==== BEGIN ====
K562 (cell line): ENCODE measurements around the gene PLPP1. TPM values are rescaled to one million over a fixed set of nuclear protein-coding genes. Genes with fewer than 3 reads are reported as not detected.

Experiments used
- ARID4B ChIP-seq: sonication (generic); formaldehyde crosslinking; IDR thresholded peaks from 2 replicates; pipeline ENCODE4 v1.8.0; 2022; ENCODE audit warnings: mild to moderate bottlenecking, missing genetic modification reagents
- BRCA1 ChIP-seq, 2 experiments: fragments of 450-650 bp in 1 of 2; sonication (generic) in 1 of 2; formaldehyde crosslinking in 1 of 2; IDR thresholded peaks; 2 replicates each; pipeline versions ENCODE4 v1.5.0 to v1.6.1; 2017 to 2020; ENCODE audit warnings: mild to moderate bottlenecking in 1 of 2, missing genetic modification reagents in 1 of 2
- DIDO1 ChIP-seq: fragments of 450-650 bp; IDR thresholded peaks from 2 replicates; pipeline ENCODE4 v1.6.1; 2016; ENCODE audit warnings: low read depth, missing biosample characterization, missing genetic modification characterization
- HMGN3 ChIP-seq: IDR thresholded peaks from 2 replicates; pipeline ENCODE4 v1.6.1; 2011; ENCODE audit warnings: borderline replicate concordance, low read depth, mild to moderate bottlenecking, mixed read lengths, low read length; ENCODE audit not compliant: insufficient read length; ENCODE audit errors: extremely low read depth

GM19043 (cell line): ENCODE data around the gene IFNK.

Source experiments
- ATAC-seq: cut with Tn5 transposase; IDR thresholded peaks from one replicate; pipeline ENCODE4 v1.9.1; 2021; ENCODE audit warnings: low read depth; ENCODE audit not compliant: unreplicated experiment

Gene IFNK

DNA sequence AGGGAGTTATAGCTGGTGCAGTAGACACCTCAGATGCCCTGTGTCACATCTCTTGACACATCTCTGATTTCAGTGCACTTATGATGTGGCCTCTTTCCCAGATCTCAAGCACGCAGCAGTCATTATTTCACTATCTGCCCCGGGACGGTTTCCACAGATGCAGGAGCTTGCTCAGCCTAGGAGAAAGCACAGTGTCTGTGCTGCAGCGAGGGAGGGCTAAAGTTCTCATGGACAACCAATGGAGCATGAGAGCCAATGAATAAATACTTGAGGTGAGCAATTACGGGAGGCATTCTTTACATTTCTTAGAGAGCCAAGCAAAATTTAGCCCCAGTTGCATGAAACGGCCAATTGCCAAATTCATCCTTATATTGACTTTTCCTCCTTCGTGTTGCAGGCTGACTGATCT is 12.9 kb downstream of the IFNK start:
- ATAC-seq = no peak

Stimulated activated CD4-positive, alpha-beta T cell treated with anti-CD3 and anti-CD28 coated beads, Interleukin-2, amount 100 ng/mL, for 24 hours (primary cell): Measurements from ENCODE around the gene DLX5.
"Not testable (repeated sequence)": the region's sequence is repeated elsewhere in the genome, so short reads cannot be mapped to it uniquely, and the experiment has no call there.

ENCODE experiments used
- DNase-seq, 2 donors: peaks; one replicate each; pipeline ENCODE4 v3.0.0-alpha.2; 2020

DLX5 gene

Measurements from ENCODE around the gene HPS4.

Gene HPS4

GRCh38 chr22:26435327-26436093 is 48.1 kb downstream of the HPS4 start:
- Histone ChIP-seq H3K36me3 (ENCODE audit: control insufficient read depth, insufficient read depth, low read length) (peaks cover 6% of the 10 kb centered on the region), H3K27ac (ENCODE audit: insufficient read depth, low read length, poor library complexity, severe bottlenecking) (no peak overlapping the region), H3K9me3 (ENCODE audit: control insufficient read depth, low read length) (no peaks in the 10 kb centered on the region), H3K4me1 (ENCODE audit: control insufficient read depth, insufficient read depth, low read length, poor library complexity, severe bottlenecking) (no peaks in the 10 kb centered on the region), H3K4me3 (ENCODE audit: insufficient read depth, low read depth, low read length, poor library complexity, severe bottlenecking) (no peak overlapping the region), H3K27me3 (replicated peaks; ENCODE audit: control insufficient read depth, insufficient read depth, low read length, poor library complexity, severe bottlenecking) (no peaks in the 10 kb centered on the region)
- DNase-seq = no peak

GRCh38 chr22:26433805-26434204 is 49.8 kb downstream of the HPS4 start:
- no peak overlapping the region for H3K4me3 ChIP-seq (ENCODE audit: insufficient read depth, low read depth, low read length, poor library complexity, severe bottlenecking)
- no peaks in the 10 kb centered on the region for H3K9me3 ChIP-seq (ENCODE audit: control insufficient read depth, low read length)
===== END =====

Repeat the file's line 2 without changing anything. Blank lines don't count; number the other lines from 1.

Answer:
Experiments used